Review of ‘The Dutch House’ by Ann Patchett

I found this novel so dull that I ended up skim-reading the last half of it to see if anything interesting happened. It didn’t. Unfortunately, for me the most appealing element of the book is the cover image. Even more puzzling, it was longlisted for the Women’s Prize 2020.

Set mostly in the 60s and 70s, the story revolves around the Dutch House, a very grand home in Pennsylvania which the Conroy family move into. The narrator, Danny, describes his closeness to his older sister Maeve, in the absence of his mother and the coldness of his father. Tension builds when they gain a new stepmother, Andrea, who is nasty to everyone but loves the house. The narrative moves through time quite quickly, occasionally moving back and forth. Very little happens. The characters lead unremarkable lives, or at least their lives are described in unremarkable ways. It’s all so mundane. I was reminded of Stoner by John Williams, which was much hyped a few years ago and which was similarly yawn-inducing.

I’d read some very positive reviews and knew the book could potentially win a prestigious prize, so my expectations were obviously too high. I did like the first few chapters but it then became clear that the narrative style was not capturing my attention. If you’re interested in family dynamics and like the idea of following the progress of some ordinary characters through the decades, you might have better luck. However, I feel as if we never got to the heart of the characters, particularly the narrator. For a character-driven novel, we need to care more about them. The Catholicism theme was not appealing to me either.

Some of the writing was very well-crafted and I liked the observations of little details. Those are all the positives I can think of. This is the first Ann Patchett book I’ve read and it’s not exactly persuading me to try her others.

First published in 2019.

25 thoughts on “Review of ‘The Dutch House’ by Ann Patchett”

  1. I thought there would be some element of Dutchness in it because of the title. But reading your review I doubt there’s any there. I saw people reading it for the Eurovision readathon as the Dutch entry. But it shouldn’t count. Thank you for keeping me from trying a book I would’ve DNF’ed.

    1. The Dutchness in this book is very marginal, basically the house was built by Dutch people, whose portraits fascinate the narrator. But it’s mostly not about that. If it’s not the kind of book you would read anyway, it’s not worth trying. Thanks for stopping by 😊

    1. Thanks! πŸ™‚ Wow I think Tom Hanks will do a good job, maybe it will be a more riveting story as an audiobook!

  2. I haven’t come across anyone that has said they loved this book. It’s on my TBR, but way at the bottom. I’ll likely never read it. Great review.

    1. I’ve seen some very positive reviews and of course it had a chance of winning the prize, which proves that someone must have loved it…. yet I couldn’t see anything to love πŸ™ You might like it, and if you go in with low expectations then who knows, you might be pleasantly surprised.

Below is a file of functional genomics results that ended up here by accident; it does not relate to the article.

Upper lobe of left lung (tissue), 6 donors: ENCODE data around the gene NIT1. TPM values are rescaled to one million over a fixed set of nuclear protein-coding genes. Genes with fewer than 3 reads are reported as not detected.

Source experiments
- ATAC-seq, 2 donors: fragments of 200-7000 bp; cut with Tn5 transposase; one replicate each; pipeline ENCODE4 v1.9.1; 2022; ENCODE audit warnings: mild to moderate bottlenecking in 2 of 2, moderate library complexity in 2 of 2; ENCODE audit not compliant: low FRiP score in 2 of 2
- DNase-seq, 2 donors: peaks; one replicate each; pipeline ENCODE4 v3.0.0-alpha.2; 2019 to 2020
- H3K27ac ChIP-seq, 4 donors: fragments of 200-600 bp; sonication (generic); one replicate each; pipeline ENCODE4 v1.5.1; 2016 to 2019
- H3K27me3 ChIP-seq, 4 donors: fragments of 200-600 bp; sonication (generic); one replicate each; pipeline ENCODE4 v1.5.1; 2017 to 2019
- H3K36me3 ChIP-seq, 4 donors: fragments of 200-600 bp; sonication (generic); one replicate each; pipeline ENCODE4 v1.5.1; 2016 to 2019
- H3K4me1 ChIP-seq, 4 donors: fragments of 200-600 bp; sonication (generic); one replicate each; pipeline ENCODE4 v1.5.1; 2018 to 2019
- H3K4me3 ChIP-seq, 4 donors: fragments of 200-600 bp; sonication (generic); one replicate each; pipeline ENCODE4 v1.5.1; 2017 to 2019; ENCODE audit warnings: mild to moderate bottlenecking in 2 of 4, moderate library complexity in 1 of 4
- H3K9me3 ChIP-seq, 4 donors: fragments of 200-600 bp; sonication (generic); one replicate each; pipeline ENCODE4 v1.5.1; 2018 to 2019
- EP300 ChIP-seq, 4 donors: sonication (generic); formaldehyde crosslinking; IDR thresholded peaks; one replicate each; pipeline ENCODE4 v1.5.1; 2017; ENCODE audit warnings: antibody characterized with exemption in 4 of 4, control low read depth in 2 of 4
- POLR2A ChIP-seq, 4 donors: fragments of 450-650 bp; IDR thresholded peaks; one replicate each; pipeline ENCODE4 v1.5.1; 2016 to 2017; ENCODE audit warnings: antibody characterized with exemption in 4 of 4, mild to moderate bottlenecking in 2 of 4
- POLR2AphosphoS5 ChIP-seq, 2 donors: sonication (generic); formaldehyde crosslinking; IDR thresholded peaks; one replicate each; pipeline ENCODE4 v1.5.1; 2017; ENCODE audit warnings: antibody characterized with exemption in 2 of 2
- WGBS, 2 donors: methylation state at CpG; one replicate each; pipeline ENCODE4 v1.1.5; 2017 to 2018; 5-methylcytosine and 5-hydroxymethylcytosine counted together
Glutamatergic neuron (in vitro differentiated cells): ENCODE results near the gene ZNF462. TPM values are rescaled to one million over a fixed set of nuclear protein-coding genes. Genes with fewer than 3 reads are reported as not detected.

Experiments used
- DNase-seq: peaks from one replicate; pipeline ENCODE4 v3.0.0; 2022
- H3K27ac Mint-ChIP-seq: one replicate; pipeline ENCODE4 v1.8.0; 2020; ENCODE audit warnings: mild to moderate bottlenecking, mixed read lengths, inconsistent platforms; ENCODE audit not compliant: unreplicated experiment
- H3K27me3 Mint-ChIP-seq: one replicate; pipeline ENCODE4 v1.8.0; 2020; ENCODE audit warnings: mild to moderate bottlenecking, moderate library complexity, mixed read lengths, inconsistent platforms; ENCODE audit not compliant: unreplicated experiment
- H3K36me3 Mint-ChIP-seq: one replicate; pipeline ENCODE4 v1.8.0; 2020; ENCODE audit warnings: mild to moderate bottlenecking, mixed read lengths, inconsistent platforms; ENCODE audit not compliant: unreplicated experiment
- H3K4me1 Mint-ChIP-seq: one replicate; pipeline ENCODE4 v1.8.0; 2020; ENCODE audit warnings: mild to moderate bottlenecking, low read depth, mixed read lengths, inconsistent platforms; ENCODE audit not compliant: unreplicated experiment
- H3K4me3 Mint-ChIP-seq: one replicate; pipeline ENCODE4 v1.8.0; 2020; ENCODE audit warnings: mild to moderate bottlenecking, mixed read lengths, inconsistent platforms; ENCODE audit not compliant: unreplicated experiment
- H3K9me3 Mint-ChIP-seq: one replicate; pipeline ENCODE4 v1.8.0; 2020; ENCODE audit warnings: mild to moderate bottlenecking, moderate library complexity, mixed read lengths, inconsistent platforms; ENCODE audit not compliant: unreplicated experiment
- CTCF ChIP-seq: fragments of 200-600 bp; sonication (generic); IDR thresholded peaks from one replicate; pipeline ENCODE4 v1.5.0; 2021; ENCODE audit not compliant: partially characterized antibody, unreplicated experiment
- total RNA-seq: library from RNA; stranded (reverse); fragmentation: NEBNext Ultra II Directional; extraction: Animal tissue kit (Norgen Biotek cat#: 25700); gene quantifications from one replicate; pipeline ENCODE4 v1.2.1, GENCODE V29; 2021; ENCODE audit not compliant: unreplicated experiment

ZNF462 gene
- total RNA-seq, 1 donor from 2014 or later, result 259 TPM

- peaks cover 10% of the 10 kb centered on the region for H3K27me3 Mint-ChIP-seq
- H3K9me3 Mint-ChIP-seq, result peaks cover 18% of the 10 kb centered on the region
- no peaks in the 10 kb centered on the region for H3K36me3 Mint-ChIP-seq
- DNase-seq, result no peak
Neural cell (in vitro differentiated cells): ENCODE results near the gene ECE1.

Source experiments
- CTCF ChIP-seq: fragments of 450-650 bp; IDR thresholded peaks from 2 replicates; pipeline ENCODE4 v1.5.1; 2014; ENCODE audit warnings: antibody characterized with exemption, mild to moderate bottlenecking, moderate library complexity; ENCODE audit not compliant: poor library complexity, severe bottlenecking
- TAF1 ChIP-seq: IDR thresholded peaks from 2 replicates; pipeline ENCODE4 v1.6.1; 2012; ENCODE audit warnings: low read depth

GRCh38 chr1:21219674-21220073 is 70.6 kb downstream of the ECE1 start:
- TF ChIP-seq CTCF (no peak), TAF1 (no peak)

1. It seems there are a few of us… I remember your review was not that favourable. I did go in with an open mind but it really wasn’t my kind of book.

  3. Totally agree with you about the characters. I did like Maeve a little though and the sibling relationship. The author’s writing helped too. Sorry you didn’t enjoy this. On to the next:)

    1. I remember you generally liked this one? πŸ™‚ Actually Maeve was the most interesting character in the book and the one I would remember the most. Yep, on to the next… I have so many books to read!

  4. This one’s on my list, though I think I’ll wait for the paperback. I’m interested to see how she does the Catholic themes. She didn’t do that well in Run. Her Bel Canto is one of my favorite novels, but there was a lot of plot in that one. Another book blogger, Bookish Beck, appreciates Patchett’s nonfiction more than her fiction, so I might try some of that.

    1. I never encountered an Ann Patchett before, indeed I’m not sure I’d heard of her until I started seeing the book on blogs and social media! I’m not ruling out reading any of her other work, I usually try an author twice before concluding they are not for me. You might like this one, If you’re waiting for the paperback I guess you’ll have to wait a year or so to find out!

    1. I’d never even heard of Bel Canto, but I might give Ann Patchett another chance πŸ™‚

  5. Oh dear! I’ve seen some similar reviews on this book and frankly it’s not a book I’m considering reading. It’s a shame because the premise seems interesting enough but the lack of plot makes it sound very dull. Hope your next read is much better!

    1. I wouldn’t recommend it, yet I know a lot of people loved it. Strange. Thanks for reading!

    1. I agree, we can’t all like the same books! I’m glad you loved this book πŸ™‚

  6. I agree – it was a very dull read. I liked some writing in that book, but it was very disappointing overall. I can’t really agree about Stoner – I found it simple, but philosophical and delicately presented. I cannot say anything like that about The Dutch House with its stereotypical characters who have their past traumas. I loved the cover too and I too do not know how it was shortlisted anywhere.

    1. Well I’m glad you agree it was a dull read (with a lovely cover!). I did see your review of Stoner, I think I’m in the minority about that one – it wasn’t really the same kind of story but in the same way it failed to hold my interest.

      1. Looking back on my Stoner experience, I understand that. I actually did not like it as I first started reading it, but by the end it completely won me over.

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